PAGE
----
Questions: Primary Diffuse Large B-Cell Lymphoma of the Central Nervous System

Part 1: Approach to Diagnosis in the Immunocompetent Host


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Fig. 1: (A) This axial T1-weighted postcontrast brain MRI image shows a homogeneously enhancing lesion in the left frontal lobe. A smaller similar appearing lesion (not shown) was also present in the right frontal lobe of the brain. (B) Axial diffusion-weighted imaging sequence demonstrates restricted diffusion throughout the area of the enhancing lesion, which was confirmed on the apparent diffusion coefficient sequence (not shown).

Syed A. Abutalib, MD

Rimas V. Lukas, MD

Hematology Expert Review is an occasional feature that includes a case report followed by questions,
answers, and expert commentary. In this issue of The ASCO Post, Drs. Abutalib and Lukas present part 1 of a case report on primary diffuse large B-cell lymphoma. Part 2 will be published in an upcoming issue.

The ASCO Post is pleased to present Hematology Expert Review, an occasional feature that includes a case report detailing a particular hematologic condition followed by questions. Answers to each question appear on page 105 with expert commentary. In this installment, we present a 70-year-old man who complained of newly developed neurologic symptoms over the course of 2 weeks. “Part 2: Accurate Assessment of Disease Burden and Prognosis” will appear in an upcoming issue of The ASCO Post.

Case Study: A 70-year-old man presented with complaints of newly developed neurologic symptoms over the course of 2 weeks. He stated that he had been getting lost driving while performing his job delivering pizzas, which he has had for the past 10 years. He has also experienced abulia, an inability to make decisions or lack of will, while listening to sports on the radio, and he found himself singing while driving, both of which were atypical behaviors for him and a substantial variation from his normal baseline. He reported no headaches or visual symptoms and is otherwise healthy, with no medical or surgical history. He denied travel outside of his city for the past 5 years.

The neurologic exam was normal. The complete blood cell count (CBC) and complete metabolic profile were also normal. The hepatitis panel and HIV test were negative. These constellations of new symptoms led to brain imaging. Magnetic resonance imaging (MRI) with contrast demonstrated a homogeneously enhancing lesion in the left frontal lobe (Fig. 1). A similar, smaller, noncontiguous lesion was also noted in the right frontal lobe.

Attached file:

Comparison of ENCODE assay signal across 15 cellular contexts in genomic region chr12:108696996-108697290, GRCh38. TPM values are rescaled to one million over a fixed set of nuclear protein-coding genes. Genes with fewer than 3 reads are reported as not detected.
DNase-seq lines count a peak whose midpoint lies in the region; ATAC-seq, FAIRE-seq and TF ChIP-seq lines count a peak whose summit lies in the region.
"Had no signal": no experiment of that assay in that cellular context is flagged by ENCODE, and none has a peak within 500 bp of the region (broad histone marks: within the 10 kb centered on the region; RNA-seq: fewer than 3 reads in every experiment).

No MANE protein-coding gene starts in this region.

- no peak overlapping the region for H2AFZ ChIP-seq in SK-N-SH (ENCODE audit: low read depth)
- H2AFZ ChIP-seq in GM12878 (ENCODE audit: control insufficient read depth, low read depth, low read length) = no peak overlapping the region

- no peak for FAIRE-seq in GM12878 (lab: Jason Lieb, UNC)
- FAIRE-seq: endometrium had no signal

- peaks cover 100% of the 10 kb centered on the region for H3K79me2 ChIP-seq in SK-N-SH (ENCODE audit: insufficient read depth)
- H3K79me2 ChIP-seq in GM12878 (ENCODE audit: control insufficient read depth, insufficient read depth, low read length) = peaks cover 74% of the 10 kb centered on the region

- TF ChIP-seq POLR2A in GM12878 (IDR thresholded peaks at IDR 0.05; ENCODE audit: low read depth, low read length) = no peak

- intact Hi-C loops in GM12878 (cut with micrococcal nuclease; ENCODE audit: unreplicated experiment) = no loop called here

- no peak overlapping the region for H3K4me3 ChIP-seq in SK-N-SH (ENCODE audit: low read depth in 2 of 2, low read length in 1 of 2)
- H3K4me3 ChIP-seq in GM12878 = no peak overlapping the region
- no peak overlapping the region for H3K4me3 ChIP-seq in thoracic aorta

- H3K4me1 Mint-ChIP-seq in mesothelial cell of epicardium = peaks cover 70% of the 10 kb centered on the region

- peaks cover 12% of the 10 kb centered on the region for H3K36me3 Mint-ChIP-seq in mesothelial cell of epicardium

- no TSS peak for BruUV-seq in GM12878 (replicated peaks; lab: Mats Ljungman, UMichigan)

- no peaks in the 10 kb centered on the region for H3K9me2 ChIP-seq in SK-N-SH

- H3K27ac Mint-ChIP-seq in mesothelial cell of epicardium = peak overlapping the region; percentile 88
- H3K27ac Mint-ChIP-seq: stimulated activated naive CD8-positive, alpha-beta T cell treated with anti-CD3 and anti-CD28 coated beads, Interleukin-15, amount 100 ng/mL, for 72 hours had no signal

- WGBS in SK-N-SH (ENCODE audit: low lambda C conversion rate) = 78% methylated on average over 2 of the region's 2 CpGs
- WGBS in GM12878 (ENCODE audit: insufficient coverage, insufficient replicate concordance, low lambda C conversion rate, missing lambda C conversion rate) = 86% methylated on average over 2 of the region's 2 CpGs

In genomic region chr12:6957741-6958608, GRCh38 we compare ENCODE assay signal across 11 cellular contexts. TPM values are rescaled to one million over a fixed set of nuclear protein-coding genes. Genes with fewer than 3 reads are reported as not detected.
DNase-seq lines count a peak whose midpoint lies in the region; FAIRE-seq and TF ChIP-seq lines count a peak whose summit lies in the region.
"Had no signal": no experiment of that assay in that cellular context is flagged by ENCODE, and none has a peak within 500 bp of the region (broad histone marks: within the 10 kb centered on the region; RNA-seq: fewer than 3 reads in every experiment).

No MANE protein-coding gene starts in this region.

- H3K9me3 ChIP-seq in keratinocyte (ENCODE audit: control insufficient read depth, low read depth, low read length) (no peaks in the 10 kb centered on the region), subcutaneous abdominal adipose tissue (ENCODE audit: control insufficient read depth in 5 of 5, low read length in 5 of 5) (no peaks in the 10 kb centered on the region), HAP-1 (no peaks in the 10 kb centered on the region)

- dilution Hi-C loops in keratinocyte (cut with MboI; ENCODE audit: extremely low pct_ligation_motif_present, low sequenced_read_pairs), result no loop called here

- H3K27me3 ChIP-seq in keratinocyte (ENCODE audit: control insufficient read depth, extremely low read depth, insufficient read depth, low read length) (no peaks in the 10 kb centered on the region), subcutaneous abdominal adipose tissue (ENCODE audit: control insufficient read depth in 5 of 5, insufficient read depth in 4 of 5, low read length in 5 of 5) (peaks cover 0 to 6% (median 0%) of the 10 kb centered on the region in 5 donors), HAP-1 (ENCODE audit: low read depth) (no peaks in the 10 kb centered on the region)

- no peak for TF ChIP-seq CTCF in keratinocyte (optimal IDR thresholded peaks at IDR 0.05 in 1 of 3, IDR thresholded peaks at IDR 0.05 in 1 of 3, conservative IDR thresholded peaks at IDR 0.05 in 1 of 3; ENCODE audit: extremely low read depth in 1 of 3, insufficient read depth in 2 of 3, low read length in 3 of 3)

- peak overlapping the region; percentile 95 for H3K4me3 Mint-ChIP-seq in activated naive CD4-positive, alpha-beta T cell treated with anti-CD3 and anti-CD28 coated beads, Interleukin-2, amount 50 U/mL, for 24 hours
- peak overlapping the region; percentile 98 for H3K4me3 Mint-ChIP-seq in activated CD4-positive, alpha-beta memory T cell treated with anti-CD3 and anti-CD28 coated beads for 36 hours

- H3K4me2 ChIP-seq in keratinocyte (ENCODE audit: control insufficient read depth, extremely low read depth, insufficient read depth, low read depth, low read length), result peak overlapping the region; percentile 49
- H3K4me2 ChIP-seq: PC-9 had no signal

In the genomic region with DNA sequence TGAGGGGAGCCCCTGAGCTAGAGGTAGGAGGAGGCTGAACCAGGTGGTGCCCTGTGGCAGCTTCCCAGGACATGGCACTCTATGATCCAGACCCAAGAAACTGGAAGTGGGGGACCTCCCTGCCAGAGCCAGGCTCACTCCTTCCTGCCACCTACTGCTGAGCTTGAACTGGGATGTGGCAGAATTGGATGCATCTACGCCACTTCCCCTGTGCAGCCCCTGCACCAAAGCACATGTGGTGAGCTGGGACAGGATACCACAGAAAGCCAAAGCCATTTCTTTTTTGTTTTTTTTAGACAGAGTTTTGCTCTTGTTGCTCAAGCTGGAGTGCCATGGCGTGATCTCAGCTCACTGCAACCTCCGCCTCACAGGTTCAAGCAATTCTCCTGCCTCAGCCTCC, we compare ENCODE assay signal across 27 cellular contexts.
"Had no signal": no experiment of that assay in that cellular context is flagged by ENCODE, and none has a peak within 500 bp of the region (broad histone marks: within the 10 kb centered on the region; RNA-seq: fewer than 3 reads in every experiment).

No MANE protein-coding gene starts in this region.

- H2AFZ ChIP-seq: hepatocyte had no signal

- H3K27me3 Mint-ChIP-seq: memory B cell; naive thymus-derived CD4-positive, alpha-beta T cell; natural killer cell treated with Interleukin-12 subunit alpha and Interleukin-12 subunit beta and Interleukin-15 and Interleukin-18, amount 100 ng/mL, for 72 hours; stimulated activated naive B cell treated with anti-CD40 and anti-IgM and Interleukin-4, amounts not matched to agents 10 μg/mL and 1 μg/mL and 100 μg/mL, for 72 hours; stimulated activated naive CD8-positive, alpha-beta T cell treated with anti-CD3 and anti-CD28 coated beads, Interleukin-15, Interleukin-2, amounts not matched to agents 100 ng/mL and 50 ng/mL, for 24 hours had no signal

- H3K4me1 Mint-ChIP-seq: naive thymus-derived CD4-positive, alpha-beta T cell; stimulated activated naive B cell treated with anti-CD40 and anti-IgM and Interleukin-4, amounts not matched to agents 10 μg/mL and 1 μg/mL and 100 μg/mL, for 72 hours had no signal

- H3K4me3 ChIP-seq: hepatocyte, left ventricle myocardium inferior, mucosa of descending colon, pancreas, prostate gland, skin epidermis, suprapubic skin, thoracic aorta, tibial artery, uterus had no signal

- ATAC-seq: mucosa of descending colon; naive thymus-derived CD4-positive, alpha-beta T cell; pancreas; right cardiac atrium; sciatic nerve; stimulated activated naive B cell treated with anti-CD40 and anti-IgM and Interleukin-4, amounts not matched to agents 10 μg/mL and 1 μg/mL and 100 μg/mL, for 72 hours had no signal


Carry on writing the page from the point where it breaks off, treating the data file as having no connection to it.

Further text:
Question 1

What is the most likely diagnosis for this patient?

A.  Solid tumor metastasis

B.   Primary central nervous system lymphoma

C.  Glioma

Question 2

What is the next best step to confirm the diagnosis of primary central nervous system lymphoma?

A. Immediate initiation of steroids and surgical resection

B. Immediate initiation of steroids and stereotactic biopsy

C. Immediate stereotactic biopsy

Question 3

What is the characteristic biopsy finding in an immunocompetent host with primary diffuse large B-cell lymphoma of the central nervous system?

A. Perivascular growth pattern

B. Areas of extensive necrosis

C. Presence of Epstein-Barr virus in the tumor cells 


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GUEST EDITORS

Syed A. Abutalib, MD, Assistant Director, Hematology & Bone Marrow Transplantation Service, Cancer Treatment Centers of America, Zion, Illinois

Rimas V. Lukas, MD, Director of Medical Neuro-Oncology, Associate Professor, Department of Neurology, University of Chicago


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Answers: Primary Diffuse Large B-Cell Lymphoma of the Central Nervous System

Question 1: What is the most likely diagnosis for this patient?

Correct Answer: B. Primary central nervous system lymphoma.

Expert Perspective

In an immunocompetent host, the differential diagnosis of isolated or multiple brain lesion(s) includes autoimmune etiologies such as neurosarcoidosis,...


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